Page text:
Monday, December 27, 2010

Rescue the passengers

That is what they say when the cab breaks down, or gets smashed up. I really remember the first time I ever rescued passengers quite well. It was the corner of Park and West Washington.

It was a Saturday or Sunday, I was working a 3a-3p. All morning long this maniac had been zooming all over downtown, snatching stuff from right in front of me, and I'll assume everybody else.

When you've got a ride in, the dispatcher should simply give you the fitter. Give you the ride in front of you that goes with the ride you have in. But there are times when that doesn't happen. This morning it wasn't happening.

Who was this guy? He contested every call, and he never left downtown. I distinctly remember him stepping on my fitter in the 300 W. Washington, he came up the incline doing at least 45, in a semi residential 25 and did a U turn 100 feet in front of me to get in front of the house. The dispatcher let him keep it too. Who was this guy? A new guy for sure, nobody on the street knew him. Maybe a dispatcher knew him, but none of us did.

If I'd pulled that kind of crap the dispatcher would have yelled at me, taken the call back, retaliated by not giving me any calls for an hour. It just wasn't something that should have been tolerated. But it was.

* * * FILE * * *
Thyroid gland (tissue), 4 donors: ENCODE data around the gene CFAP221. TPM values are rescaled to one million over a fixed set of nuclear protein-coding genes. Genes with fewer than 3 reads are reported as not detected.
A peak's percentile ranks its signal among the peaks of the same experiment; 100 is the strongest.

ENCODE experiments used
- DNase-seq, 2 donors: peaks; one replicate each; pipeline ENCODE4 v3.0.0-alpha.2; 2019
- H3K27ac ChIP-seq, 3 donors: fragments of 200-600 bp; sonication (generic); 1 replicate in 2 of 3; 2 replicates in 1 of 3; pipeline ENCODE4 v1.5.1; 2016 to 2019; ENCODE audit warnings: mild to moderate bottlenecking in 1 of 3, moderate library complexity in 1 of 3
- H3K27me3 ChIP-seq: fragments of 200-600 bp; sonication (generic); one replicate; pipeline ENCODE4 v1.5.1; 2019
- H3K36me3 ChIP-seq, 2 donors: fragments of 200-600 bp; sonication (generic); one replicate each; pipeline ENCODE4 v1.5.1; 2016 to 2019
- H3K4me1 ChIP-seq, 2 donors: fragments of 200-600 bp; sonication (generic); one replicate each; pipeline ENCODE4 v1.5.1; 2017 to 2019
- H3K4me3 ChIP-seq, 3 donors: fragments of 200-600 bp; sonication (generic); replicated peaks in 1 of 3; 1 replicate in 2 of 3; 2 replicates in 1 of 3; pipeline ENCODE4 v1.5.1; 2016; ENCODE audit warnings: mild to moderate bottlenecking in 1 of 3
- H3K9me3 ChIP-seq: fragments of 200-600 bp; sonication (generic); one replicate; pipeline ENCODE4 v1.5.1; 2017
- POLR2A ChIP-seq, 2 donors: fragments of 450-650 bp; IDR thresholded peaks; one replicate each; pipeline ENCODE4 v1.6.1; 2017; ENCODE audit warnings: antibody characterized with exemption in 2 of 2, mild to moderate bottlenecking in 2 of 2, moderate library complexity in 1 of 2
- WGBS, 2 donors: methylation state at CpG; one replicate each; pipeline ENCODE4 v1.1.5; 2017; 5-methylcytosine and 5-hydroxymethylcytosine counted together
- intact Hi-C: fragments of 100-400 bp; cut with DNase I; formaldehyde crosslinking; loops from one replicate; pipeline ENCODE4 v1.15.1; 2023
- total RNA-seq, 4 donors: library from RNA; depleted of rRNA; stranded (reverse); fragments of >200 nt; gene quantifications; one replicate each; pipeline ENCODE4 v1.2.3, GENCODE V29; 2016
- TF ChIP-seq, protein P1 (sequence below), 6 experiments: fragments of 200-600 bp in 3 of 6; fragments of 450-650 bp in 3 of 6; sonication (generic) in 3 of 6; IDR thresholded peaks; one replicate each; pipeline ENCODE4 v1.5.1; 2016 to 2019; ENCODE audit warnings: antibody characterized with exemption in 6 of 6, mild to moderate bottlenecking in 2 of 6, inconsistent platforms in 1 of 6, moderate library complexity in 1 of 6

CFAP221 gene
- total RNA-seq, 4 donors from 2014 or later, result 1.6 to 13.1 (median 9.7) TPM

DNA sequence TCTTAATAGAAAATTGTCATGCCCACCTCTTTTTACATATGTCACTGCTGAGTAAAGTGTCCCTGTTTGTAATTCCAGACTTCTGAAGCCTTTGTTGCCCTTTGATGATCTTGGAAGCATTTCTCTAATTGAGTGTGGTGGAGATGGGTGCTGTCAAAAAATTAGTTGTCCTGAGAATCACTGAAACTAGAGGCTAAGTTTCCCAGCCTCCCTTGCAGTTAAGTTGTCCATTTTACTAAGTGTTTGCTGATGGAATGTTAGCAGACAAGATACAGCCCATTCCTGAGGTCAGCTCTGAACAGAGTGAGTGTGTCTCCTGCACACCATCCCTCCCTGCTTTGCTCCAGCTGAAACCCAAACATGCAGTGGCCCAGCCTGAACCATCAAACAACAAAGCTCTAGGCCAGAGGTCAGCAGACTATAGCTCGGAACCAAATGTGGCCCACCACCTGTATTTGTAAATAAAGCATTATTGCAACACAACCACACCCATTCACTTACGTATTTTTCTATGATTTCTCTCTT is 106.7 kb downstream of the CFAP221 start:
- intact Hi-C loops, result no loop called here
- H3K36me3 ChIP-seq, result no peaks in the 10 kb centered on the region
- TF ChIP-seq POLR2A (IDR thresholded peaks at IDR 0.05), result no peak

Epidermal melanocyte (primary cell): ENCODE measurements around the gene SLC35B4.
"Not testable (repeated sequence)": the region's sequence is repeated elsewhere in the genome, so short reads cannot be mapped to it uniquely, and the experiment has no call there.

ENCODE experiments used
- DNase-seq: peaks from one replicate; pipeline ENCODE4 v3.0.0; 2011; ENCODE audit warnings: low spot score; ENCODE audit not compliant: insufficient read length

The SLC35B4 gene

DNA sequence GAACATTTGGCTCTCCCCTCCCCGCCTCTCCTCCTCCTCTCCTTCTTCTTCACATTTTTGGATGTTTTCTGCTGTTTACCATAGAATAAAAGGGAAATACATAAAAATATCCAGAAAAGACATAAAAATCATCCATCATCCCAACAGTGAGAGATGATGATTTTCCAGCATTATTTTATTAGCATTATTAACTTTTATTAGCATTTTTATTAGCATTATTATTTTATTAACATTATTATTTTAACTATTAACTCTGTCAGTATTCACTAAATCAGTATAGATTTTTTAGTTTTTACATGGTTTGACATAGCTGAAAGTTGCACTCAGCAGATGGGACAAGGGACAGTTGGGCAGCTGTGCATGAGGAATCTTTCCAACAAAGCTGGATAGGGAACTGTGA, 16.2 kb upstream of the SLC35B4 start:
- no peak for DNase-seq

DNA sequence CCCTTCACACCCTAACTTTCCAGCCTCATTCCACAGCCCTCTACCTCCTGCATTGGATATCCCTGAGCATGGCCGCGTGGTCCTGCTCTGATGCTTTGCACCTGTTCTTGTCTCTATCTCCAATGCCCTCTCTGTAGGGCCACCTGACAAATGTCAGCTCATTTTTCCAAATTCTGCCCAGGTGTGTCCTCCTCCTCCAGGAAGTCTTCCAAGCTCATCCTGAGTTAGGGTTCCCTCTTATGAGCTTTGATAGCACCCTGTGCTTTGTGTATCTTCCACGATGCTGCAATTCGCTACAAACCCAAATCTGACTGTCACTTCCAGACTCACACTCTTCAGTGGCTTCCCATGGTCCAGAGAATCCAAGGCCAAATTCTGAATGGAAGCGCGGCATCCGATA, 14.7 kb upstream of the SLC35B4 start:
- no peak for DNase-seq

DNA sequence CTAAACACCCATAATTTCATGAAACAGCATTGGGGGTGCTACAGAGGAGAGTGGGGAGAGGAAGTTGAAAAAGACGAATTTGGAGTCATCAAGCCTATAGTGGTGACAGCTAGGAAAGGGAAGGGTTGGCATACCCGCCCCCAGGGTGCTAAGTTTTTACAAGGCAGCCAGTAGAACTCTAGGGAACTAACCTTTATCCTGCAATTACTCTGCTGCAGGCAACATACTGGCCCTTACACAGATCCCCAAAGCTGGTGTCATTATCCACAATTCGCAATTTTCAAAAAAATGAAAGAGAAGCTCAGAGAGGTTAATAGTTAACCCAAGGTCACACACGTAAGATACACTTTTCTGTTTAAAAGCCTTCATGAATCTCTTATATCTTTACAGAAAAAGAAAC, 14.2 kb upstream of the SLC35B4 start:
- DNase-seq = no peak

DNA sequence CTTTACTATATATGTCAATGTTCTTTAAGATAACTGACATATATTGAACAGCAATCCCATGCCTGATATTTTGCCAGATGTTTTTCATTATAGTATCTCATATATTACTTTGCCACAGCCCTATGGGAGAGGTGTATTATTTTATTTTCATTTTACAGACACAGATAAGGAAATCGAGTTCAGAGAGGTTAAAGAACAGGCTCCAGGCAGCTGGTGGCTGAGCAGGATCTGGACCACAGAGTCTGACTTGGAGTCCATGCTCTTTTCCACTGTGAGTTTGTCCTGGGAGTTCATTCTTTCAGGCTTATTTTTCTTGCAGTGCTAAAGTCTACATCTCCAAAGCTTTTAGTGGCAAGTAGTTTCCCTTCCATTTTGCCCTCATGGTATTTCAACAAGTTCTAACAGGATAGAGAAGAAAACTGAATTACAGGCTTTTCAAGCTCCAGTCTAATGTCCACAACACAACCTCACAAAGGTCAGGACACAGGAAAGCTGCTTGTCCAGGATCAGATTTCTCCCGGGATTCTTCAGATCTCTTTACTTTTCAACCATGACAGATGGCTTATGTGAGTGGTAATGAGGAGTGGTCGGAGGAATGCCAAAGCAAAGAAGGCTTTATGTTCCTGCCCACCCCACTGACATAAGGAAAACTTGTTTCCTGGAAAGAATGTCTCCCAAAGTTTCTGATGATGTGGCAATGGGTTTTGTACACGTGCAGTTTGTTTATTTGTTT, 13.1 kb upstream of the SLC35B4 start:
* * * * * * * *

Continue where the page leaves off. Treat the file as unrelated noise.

Then around noon, there was a call to rescue the passengers, and I got it. Sure enough, it was that new guy. He'd T-boned a car in the middle of the intersection. Totaled both of them. I asked the lady who got in the cab what happened. She said he was sitting there watching the light, and when it changed, he floored it. Well, gee, there just happened to be a car stretching the yellow, and it was right in front of him. No matter! The light changed. Boom.

The lady telling me about it was pretty amazed that somebody would do that. All I could do was sigh, and say to myself, it figured. The only guy they ever let me train drove like that and I told them to not hire the guy, and they didn't. They also never let me train anyone again.

The moral of the story? Doing the right thing, and having the company's best interests at heart doesn't mean a thing. Simply doesn't.

Oh, yeah. We never saw that guy again, they did can him, and to the best of my knowledge he never came back.

No comments: